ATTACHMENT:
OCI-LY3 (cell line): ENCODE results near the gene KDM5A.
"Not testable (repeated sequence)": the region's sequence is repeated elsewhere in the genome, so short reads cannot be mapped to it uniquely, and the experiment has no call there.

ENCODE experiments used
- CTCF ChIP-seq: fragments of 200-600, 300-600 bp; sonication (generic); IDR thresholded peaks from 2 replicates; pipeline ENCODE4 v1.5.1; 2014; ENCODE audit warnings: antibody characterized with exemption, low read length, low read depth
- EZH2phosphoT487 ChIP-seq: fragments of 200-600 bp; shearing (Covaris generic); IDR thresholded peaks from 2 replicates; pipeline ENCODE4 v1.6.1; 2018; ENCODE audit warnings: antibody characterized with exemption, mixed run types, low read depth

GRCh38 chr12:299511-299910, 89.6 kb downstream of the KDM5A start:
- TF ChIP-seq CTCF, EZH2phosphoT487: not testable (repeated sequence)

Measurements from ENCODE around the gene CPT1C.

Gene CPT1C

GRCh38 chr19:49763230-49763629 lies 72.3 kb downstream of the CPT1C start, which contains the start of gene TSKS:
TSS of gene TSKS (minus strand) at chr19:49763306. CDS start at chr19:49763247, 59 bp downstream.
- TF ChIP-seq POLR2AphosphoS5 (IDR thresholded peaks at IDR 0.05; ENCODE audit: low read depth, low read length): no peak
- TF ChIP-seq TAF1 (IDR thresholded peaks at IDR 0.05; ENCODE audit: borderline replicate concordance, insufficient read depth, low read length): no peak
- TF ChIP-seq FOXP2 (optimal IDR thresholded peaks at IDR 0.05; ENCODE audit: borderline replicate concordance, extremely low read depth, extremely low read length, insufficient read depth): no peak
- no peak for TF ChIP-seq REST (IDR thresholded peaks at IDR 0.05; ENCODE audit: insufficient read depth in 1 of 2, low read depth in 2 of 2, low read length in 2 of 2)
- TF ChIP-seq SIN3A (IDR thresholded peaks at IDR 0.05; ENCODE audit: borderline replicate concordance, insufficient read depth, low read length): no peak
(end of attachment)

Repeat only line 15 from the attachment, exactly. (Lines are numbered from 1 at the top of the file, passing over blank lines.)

- no peak for TF ChIP-seq REST (IDR thresholded peaks at IDR 0.05; ENCODE audit: insufficient read depth in 1 of 2, low read depth in 2 of 2, low read length in 2 of 2)